Skip to main content

Image Deduplication

Image deduplication is the process of finding exact or near-exact duplicates within a collection of images. For example:


In particular, note that the middle image in the bottom row is not identical to the other two images, despite being a "duplicate". This is where the difficulty here lies - matching pure duplicates is a simple process, but matching images which are similar in the presence of changes in zoom, lighting, and noise is a much more challenging problem.

Key components

In this section, we go over some key technologies (models, modules, scripts, etc...) used to successfully implement an image deduplication algorithm.

Encoder-based embedding model

A generic embedding model turns images into dense vectors; an encoder-based embedding model outputs dense vectors which encode scale-invariant edges and corners within the input image as opposed to pure semantic information. For example, while two images of different dogs may result in two very similar encodings when using traditional object recognition embedding models, the output embeddings would be very different when using encoding-based embedding models. This blog post is a great resource for understanding contrastive loss.

To accomplish this, these encoder models shouldn't be trained on traditional image recognition/localization datasets such as CIFAR or ImageNet; instead, a siamese network trained with contrastive or triplet loss must be used. Towhee provides such a model, pre-built and ready to use in just a single line of code:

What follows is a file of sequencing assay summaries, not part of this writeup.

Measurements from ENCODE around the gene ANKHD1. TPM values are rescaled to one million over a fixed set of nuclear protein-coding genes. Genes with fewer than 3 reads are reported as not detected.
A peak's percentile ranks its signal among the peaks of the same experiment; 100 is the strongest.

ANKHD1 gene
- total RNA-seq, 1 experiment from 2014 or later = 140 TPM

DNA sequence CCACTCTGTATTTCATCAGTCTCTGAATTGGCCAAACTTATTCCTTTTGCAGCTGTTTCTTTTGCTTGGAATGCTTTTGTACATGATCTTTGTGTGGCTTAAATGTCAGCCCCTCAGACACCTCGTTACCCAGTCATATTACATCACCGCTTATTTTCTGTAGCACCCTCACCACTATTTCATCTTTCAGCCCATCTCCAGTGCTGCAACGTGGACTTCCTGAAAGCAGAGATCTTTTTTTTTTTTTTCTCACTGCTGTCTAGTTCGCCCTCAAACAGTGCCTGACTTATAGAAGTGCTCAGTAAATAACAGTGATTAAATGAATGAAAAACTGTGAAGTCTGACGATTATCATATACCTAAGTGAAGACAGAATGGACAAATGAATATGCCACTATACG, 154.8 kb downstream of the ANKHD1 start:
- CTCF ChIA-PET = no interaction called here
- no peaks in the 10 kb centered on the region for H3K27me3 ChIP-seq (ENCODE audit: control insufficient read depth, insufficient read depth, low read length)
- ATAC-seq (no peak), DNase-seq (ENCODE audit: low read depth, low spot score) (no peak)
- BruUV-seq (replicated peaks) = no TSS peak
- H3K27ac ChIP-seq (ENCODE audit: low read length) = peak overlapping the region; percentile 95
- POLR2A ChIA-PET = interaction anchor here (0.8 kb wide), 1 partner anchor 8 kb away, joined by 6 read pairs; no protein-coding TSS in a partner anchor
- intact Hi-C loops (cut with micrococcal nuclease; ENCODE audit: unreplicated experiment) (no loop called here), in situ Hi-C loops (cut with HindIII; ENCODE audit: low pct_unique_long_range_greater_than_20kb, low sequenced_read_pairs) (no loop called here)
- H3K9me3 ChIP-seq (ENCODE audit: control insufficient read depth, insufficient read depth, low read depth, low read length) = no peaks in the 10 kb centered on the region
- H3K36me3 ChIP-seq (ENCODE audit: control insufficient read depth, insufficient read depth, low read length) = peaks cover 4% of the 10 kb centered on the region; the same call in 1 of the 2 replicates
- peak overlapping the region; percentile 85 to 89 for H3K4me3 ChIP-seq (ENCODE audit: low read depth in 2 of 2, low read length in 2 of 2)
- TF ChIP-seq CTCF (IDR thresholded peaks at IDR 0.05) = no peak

>>> from towhee import pipeline
>>> embedding_pipeline = pipeline('image-encoding') # instantiate the pipeline

>>> img0_embedding = embedding_pipeline('/path/to/img0') # compute embedding for image 0
>>> img1_embedding = embedding_pipeline('/path/to/img1') # compute embedding for image 1

Unlike the pre-built image-embedding pipeline which is trained with categorical cross-entropy on ImageNet labels, the image-encoding model is trained to output extremely close embeddings for two "similar" input images, i.e. zero, one, or many of the following transformations:

  1. Color conversion, e.g. changes in lighting/contrast
  2. Up to 150% zoom plus a random crop
  3. Additive salt-and-pepper (Gaussian) noise

These transformations render the model invariant to changes in zoom, lighting, and noise.

Similarity metric

The embeddings themselves are useless without a similarity metric. Here, we check if the L2 norm of the difference vector between the query and target images is within a certain threshold. If so, then the images are considered duplicates.

>>> import numpy as np
>>> thresh = 0.01
>>> is_sim = np.linalg.norm(img0_embedding - img1_embedding) < thresh

This is an empirically determined threshold based on experiments run on a fully trained model.

Putting it all together

Putting it all together, we can check if two images are duplicate with the following code snippet:

>>> from towhee import pipeline
>>> import numpy as np
>>> embedding_pipeline = pipeline('image-encoding')
>>> img0_embedding = embedding_pipeline('/path/to/img0')
>>> img1_embedding = embedding_pipeline('/path/to/img1')

>>> is_sim = np.linalg.norm(img0_embedding - img1_embedding) < 0.01

And that's it! Have fun and happy embedding :)